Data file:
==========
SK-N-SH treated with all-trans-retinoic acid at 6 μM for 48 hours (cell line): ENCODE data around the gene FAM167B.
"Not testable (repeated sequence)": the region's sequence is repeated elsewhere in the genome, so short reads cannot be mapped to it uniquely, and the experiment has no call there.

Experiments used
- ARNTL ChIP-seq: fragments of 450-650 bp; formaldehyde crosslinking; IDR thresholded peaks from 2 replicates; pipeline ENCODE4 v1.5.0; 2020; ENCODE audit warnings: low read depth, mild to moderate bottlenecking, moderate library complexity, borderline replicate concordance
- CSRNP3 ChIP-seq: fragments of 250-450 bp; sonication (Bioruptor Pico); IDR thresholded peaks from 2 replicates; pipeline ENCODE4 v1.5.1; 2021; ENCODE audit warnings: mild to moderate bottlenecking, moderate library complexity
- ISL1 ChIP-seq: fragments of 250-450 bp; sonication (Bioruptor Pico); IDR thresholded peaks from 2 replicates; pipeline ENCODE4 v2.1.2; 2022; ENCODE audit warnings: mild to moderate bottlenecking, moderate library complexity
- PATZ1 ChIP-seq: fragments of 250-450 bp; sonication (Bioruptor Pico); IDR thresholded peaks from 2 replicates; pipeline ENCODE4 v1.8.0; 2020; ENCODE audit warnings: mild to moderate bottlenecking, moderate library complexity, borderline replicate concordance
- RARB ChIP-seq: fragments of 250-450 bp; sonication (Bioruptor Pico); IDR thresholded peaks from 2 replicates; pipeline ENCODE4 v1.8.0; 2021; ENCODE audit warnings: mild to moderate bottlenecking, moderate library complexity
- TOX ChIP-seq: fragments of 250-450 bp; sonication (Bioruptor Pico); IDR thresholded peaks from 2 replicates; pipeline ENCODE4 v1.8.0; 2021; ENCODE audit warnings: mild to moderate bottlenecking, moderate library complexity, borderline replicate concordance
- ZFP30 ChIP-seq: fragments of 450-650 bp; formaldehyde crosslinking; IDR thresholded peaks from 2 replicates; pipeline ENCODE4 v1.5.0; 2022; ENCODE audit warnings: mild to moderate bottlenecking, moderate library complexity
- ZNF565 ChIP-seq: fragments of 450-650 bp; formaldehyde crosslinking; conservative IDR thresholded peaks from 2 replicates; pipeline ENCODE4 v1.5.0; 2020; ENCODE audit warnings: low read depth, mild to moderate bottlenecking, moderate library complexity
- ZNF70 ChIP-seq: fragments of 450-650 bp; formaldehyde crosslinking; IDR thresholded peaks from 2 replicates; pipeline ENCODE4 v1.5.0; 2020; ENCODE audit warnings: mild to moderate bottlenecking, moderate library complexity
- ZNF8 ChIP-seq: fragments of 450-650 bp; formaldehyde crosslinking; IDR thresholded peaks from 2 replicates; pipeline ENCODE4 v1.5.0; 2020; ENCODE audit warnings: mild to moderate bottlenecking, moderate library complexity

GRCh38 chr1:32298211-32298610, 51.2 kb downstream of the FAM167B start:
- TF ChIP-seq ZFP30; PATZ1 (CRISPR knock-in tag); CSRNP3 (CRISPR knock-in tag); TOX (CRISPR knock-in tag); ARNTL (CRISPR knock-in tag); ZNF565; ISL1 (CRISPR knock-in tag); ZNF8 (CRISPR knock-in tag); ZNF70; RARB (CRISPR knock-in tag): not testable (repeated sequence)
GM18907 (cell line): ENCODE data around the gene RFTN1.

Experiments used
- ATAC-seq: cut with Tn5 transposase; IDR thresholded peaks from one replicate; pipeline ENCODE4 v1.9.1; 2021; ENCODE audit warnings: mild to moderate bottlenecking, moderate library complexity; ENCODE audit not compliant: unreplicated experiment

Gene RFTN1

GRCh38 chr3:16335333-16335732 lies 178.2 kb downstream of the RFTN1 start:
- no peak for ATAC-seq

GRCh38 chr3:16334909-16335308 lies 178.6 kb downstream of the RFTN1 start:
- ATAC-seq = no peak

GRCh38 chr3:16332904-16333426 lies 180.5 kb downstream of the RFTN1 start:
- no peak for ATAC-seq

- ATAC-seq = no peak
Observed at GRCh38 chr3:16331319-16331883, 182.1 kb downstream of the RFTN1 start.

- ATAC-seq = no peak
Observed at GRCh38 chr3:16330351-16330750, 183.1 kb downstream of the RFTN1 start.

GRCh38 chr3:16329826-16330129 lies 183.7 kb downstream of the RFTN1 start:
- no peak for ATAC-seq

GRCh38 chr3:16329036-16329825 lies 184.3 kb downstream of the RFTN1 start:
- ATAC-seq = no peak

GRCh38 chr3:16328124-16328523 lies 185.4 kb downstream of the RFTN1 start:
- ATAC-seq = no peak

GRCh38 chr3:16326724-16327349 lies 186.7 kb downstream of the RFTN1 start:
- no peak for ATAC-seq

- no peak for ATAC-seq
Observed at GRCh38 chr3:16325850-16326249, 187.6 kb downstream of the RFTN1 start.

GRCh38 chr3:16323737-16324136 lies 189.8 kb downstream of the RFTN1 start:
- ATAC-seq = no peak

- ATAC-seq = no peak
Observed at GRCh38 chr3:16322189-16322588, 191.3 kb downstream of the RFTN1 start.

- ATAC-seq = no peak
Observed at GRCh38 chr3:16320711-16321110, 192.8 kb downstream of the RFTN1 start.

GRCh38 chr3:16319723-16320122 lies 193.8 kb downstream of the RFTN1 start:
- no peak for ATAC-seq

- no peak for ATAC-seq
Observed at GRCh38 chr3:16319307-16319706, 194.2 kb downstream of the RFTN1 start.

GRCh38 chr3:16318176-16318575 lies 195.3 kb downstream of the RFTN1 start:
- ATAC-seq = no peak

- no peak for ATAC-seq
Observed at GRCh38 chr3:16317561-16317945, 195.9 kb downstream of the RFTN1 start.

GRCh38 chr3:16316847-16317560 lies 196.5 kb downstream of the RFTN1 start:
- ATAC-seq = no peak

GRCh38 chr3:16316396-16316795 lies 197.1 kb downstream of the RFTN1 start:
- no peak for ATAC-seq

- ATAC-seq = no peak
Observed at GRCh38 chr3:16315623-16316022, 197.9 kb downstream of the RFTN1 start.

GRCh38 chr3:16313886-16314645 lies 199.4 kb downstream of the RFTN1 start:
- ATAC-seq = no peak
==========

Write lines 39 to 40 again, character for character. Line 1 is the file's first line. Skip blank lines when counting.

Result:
Observed at GRCh38 chr3:16325850-16326249, 187.6 kb downstream of the RFTN1 start.

GRCh38 chr3:16323737-16324136 lies 189.8 kb downstream of the RFTN1 start: